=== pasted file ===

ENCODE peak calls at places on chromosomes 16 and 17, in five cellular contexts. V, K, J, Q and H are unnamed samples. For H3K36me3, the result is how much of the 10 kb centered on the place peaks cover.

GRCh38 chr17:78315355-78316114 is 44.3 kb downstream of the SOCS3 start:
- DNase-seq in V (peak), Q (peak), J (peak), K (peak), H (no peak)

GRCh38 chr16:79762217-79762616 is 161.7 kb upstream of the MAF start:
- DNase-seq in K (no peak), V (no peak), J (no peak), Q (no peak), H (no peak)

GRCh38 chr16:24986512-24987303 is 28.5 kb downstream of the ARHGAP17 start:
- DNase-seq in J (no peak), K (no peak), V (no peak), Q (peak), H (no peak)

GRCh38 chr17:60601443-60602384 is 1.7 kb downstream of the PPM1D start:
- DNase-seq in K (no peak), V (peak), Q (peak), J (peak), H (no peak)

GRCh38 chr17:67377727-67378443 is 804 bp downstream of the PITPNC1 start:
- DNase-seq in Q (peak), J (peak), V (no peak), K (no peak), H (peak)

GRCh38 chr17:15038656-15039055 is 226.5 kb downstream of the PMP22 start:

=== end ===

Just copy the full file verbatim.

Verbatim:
ENCODE peak calls at places on chromosomes 16 and 17, in five cellular contexts. V, K, J, Q and H are unnamed samples. For H3K36me3, the result is how much of the 10 kb centered on the place peaks cover.

GRCh38 chr17:78315355-78316114 is 44.3 kb downstream of the SOCS3 start:
- DNase-seq in V (peak), Q (peak), J (peak), K (peak), H (no peak)

GRCh38 chr16:79762217-79762616 is 161.7 kb upstream of the MAF start:
- DNase-seq in K (no peak), V (no peak), J (no peak), Q (no peak), H (no peak)

GRCh38 chr16:24986512-24987303 is 28.5 kb downstream of the ARHGAP17 start:
- DNase-seq in J (no peak), K (no peak), V (no peak), Q (peak), H (no peak)

GRCh38 chr17:60601443-60602384 is 1.7 kb downstream of the PPM1D start:
- DNase-seq in K (no peak), V (peak), Q (peak), J (peak), H (no peak)

GRCh38 chr17:67377727-67378443 is 804 bp downstream of the PITPNC1 start:
- DNase-seq in Q (peak), J (peak), V (no peak), K (no peak), H (peak)

GRCh38 chr17:15038656-15039055 is 226.5 kb downstream of the PMP22 start: